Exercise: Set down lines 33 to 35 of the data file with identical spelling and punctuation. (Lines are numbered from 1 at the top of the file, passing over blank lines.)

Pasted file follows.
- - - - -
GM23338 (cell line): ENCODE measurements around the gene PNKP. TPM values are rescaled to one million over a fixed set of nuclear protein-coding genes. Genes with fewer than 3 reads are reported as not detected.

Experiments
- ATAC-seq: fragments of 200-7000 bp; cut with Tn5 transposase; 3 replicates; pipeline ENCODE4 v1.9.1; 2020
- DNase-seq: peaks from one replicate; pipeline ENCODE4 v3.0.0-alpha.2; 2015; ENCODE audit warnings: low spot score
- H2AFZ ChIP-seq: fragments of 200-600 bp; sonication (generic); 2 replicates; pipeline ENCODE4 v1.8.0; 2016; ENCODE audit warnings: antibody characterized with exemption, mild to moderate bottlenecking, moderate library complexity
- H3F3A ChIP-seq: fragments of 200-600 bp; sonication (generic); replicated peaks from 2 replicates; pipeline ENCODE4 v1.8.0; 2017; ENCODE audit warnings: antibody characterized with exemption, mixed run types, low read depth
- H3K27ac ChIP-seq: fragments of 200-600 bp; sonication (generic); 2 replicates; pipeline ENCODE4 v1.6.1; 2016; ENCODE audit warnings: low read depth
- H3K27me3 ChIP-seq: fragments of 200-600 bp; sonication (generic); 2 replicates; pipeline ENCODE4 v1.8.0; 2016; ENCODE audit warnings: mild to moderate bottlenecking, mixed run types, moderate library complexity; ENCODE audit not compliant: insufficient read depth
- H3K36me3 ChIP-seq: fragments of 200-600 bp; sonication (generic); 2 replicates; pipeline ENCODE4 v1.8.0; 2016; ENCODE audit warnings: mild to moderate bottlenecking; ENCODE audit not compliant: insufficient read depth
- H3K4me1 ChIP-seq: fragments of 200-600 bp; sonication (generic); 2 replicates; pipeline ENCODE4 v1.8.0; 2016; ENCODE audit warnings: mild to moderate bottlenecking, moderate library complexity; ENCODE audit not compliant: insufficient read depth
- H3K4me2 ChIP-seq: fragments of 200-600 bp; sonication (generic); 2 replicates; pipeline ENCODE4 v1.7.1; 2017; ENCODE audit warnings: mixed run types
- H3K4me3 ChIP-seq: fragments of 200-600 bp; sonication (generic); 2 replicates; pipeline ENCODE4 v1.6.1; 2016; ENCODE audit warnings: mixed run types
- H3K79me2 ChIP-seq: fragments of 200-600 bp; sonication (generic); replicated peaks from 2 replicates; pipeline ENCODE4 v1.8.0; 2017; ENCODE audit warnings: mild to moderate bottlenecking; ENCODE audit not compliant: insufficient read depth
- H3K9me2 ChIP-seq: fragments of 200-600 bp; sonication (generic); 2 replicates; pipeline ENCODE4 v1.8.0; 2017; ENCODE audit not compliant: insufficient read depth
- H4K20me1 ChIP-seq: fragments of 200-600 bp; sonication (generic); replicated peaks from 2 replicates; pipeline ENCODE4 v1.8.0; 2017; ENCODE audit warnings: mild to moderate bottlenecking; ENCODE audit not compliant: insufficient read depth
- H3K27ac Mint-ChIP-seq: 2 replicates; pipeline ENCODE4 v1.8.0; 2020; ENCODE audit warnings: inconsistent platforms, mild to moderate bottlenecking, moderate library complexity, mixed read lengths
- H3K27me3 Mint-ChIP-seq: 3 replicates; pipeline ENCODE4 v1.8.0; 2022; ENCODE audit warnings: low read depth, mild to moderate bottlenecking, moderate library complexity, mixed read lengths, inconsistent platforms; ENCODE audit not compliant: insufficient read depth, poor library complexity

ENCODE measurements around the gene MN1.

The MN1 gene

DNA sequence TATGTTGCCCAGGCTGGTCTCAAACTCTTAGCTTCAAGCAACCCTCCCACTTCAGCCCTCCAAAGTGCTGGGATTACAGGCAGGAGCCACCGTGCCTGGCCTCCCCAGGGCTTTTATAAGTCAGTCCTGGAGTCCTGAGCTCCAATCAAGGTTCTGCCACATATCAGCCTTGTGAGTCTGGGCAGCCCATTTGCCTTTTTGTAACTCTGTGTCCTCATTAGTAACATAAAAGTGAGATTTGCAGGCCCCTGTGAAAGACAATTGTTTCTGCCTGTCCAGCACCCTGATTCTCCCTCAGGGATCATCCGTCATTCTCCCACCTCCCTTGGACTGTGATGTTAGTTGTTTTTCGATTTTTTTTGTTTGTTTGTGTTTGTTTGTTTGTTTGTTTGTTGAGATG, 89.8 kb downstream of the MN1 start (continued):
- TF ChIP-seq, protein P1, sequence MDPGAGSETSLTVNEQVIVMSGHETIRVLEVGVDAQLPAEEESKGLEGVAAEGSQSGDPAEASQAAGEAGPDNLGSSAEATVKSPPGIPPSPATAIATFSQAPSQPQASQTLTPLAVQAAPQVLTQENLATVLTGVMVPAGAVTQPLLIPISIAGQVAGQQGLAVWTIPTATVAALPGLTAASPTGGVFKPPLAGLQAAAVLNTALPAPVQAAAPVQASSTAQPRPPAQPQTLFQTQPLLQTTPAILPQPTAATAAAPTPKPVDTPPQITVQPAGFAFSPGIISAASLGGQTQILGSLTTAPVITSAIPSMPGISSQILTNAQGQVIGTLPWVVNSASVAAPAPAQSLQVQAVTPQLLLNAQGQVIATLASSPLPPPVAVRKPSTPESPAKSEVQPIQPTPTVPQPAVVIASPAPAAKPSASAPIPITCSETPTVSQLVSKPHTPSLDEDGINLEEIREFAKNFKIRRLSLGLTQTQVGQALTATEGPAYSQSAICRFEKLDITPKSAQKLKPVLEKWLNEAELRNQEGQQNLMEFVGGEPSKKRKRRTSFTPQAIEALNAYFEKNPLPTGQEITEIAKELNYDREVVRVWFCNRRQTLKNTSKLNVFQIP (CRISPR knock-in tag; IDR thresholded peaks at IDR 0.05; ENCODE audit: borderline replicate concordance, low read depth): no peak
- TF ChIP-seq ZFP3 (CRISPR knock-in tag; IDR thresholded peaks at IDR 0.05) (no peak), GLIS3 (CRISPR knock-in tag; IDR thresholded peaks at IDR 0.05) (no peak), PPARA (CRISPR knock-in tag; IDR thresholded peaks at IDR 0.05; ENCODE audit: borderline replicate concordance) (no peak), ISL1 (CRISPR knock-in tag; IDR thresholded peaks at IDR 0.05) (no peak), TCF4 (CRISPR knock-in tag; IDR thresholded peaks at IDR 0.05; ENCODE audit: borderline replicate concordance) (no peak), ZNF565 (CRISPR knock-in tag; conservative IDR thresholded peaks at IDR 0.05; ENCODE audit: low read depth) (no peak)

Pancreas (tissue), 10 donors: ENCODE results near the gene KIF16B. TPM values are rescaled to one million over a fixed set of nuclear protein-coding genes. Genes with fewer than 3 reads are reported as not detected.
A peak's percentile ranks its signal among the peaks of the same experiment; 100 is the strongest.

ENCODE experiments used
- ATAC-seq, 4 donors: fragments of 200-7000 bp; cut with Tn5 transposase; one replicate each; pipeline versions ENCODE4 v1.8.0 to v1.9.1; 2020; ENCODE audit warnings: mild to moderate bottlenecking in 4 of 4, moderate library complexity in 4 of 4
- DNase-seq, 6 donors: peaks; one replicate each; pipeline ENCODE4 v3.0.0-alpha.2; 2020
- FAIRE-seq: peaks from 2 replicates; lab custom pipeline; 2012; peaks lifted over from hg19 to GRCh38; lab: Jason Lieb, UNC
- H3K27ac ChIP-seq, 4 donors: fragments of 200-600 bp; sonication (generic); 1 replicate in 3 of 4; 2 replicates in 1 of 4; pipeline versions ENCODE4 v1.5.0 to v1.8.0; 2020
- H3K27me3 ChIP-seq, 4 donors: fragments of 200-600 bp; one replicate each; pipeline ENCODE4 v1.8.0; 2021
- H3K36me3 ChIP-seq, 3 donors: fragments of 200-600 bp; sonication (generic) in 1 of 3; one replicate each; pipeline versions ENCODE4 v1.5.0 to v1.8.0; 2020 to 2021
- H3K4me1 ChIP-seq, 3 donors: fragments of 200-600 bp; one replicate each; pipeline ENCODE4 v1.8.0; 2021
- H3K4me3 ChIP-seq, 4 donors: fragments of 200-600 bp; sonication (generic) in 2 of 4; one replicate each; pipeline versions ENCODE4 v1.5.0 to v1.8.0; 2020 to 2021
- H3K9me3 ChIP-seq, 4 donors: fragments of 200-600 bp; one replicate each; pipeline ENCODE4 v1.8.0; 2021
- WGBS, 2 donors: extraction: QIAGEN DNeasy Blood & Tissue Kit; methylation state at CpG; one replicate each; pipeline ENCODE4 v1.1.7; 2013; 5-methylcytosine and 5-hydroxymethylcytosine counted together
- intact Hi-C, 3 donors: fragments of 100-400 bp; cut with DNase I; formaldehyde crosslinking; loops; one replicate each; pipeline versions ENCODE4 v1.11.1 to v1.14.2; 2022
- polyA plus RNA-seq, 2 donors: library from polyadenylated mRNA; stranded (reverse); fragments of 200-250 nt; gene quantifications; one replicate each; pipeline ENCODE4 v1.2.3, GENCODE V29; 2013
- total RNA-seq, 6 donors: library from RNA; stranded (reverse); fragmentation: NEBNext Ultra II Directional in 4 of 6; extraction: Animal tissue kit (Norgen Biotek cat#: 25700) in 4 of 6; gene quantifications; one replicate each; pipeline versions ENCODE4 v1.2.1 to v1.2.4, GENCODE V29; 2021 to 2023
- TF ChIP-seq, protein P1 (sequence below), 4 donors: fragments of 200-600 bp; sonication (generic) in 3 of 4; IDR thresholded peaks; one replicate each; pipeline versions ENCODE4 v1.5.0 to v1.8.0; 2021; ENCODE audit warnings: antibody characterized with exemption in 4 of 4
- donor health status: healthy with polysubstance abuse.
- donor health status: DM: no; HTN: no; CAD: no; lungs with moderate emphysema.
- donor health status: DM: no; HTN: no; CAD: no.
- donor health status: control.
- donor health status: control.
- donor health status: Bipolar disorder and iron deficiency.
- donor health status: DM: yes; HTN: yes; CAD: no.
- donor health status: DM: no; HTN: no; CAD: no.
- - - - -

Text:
- H3K4me3 ChIP-seq, 4 donors: fragments of 200-600 bp; sonication (generic) in 2 of 4; one replicate each; pipeline versions ENCODE4 v1.5.0 to v1.8.0; 2020 to 2021
- H3K9me3 ChIP-seq, 4 donors: fragments of 200-600 bp; one replicate each; pipeline ENCODE4 v1.8.0; 2021
- WGBS, 2 donors: extraction: QIAGEN DNeasy Blood & Tissue Kit; methylation state at CpG; one replicate each; pipeline ENCODE4 v1.1.7; 2013; 5-methylcytosine and 5-hydroxymethylcytosine counted together